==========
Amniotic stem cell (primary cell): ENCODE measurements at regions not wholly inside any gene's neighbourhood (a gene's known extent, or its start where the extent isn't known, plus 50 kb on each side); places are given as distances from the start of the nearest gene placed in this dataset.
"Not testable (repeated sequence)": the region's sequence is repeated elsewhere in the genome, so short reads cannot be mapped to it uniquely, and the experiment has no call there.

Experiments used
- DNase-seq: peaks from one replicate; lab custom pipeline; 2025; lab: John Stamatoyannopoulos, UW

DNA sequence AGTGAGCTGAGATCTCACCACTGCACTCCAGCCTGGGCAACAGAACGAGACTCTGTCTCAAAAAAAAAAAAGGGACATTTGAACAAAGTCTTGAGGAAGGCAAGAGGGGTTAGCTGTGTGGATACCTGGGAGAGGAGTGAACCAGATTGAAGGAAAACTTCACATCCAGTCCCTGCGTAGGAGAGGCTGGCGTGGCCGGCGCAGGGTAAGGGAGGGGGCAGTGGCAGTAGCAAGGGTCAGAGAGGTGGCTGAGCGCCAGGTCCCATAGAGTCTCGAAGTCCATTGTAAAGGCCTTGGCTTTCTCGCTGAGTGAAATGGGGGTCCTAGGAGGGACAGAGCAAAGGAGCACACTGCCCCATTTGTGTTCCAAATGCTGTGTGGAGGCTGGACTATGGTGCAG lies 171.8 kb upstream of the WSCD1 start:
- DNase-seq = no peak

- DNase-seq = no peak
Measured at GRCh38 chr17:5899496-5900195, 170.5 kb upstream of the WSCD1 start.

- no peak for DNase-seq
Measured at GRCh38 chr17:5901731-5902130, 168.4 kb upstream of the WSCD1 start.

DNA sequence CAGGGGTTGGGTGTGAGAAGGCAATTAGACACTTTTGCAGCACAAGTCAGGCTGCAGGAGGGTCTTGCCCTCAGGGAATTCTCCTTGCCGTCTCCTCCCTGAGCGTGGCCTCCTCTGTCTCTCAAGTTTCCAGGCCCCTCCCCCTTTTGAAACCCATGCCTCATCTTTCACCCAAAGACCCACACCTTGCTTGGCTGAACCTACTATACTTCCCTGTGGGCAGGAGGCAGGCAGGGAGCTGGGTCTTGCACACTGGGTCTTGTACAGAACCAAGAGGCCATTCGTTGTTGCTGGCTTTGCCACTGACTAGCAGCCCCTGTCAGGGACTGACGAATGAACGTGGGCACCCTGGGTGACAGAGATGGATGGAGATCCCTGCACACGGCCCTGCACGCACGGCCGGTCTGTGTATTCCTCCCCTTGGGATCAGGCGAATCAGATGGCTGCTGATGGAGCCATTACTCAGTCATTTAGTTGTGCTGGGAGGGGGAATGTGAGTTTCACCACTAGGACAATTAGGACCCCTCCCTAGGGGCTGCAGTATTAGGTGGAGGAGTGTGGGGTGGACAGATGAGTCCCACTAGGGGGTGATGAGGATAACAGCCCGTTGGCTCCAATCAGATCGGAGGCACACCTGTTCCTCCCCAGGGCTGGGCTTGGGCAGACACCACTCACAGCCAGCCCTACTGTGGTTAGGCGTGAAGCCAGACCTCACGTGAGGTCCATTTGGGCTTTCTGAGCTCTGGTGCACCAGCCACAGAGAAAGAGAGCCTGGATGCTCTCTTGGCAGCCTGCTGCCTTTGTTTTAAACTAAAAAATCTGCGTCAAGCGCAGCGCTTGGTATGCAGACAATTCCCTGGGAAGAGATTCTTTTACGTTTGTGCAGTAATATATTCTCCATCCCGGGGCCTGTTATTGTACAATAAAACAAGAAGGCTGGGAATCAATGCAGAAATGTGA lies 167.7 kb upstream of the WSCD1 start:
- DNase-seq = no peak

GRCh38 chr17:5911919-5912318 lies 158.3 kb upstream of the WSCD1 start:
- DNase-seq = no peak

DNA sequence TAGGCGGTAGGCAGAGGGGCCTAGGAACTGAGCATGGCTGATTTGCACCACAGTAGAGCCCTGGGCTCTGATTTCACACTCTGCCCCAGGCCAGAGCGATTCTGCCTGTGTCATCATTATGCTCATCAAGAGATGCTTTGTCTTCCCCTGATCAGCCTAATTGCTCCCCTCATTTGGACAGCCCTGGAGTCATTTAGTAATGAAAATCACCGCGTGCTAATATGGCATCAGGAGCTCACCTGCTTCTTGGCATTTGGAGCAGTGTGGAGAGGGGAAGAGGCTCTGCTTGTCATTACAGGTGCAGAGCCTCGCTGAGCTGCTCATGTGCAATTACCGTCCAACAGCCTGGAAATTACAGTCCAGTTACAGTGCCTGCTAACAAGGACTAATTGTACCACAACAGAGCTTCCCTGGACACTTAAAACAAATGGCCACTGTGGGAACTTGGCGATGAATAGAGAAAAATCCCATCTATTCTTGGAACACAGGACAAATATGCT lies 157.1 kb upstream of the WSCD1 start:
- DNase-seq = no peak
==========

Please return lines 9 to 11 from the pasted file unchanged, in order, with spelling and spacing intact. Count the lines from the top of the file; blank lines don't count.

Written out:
- no peak for DNase-seq
Measured at GRCh38 chr17:5901731-5902130, 168.4 kb upstream of the WSCD1 start.

DNA sequence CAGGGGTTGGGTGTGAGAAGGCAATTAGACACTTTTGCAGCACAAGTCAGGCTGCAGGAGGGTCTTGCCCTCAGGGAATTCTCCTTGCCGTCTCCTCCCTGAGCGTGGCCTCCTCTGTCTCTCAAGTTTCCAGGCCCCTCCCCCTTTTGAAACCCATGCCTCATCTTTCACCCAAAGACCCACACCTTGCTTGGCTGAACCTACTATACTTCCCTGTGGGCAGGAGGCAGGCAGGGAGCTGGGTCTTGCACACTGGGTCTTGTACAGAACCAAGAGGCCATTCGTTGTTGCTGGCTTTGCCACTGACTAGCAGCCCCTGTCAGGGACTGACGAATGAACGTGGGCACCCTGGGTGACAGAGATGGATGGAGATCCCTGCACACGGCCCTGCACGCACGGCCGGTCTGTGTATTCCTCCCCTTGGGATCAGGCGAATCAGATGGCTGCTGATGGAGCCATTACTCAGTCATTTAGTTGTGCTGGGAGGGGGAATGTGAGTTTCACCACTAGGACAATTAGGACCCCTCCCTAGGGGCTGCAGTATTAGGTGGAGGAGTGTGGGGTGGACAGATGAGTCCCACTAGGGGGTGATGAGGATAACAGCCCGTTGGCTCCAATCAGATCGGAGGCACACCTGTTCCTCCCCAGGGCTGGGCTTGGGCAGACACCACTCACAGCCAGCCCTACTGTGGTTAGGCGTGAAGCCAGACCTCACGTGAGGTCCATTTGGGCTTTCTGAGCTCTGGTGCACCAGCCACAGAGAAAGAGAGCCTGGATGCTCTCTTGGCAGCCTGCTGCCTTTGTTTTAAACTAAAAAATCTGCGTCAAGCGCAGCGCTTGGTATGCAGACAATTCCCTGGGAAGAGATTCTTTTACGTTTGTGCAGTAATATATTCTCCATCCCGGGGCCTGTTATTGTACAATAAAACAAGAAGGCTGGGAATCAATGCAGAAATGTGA lies 167.7 kb upstream of the WSCD1 start: